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Canadian Obesity Network: Maternal-Fetal Health Piece

1. Does the amount of weight you gain during pregnancy matter?

Pregnancy is a time when a woman’s body will go through many changes in order to provide the best environment in which her fetus can grow. Pregnancy weight gain is a normal and expected part of a healthy pregnancy. Women will gain weight based on their own individual needs and body type. However, gaining too much or not enough weight can pose significant risk to the health of mom and the fetus. There are ways that a woman can manage how much weight she gains during pregnancy in order to optimize their health and wellbeing. 
The Institute of Medicine (IOM) created guidelines for ‘ideal’ weight gain during pregnancy to minimize health risks for mom and the fetus.  The ‘ideal’ weight gain differs depending on a woman’s pre-pregnancy body mass index (BMI, an indicator of body size based on height and weight). If a woman enters pregnancy with overweight (BMI ≥ 25 kg/m2) or obesity (BMI ≥ 30 kg/m2), the amount of recommended weight gain is much smaller than if she were to enter pregnancy at what the IOM considers a normal weight (BMI = 18.5-24.9 kg/m2). Starting pregnancy at a higher weight may increase the risk of negative health outcomes for mom and the unborn fetus, even if the weight gain recommendations were met.  However, by leading a healthy lifestyle known to assist with weight management, these high-risk women can reduce the chances of such negative outcomes. You can discuss this with an obstetrician, family doctor or midwife.

2. What happens if a woman gains more weight than the recommendations? Are there risks for entering pregnancy with overweight/obesity?

No matter what weight a woman enters pregnancy at, gaining more weight than what is recommended may cause problems. These include gestational diabetes mellitus (GDM), gestational hypertension, weight retention after pregnancy, the fetus growing too large, (referred to as macrosomia), having a Caesarean delivery, development of obesity and other chronic diseases later in life (like high blood pressure or heart disease) in mom and the future baby. 
Women with obesity tend to gain more weight than what is recommended more often than women who don’t have obesity. Women with obesity do not necessarily gain more total weight, but rather exceed their specific recommendation for weight gain more often.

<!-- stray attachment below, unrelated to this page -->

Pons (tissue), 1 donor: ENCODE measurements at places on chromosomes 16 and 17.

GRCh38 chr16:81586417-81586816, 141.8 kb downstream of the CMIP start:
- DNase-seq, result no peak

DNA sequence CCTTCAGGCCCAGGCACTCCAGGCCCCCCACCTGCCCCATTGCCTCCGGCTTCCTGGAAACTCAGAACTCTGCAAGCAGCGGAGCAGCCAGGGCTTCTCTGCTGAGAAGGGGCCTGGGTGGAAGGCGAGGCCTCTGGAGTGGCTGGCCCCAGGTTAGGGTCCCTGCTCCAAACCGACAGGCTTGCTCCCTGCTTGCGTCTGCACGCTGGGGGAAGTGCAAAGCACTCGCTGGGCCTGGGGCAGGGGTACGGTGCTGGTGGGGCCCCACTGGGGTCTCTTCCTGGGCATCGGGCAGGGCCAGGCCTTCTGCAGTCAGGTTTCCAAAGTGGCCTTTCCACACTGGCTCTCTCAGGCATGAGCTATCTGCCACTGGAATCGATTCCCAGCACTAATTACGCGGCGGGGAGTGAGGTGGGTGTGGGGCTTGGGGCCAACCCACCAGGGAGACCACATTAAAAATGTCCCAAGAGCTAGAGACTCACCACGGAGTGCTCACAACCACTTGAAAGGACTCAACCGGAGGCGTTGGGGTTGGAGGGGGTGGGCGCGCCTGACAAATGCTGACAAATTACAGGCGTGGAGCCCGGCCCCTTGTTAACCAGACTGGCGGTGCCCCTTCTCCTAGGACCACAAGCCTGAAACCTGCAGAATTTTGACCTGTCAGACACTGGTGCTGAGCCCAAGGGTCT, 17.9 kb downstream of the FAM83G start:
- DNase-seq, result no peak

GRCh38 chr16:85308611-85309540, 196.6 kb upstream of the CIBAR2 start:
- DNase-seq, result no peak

Best Start Resource Centre (2013) Obesity in Preconception and pregnancy. Toronto, Ontario, Canada.

Women with obesity who exceed the pregnancy weight gain recommendations may increase their risk even more for these negative health outcomes. For example, if a mother had obesity during pregnancy, or if she gained more weight than recommended, her fetus is much more likely to be born large-for-gestational age and to be at greater risk for obesity in childhood when compared to children born from mothers without obesity or those who met their specific weight gain guidelines.

Pregnancy is an important period in a woman’s lifespan and can play an important role in preventing obesity in future generations. Therefore, it is important for a woman to be aware of the guidelines and to make efforts to stay within her recommended target zone not only for her own short-term and long-term health, but for that of her future baby as well.  There are many other factors that can influence pregnancy such as environmental factors (culture, socio-economic status, psychological health, emotional stressors) and genetics. What is most important during pregnancy, no matter what weight a woman begins pregnancy at, is to practice behaviours that promote health and wellness. 

What can be done to promote the health of the unborn child?”

Eat Healthy:

Eating healthy is an important aspect of any healthy lifestyle, regardless of your weight. However, during pregnancy it is even more important to ensure the best health for the future baby.

  • Follow the Canada Food Guide to Healthy Eating
  • Eat a balanced diet, filled with a wide range of fruits and vegetables. There are many pre-natal vitamins and minerals that pregnant women need for a healthy pregnancy. In particular, choose foods that are rich in omega-3 fats, folic acid, and iron.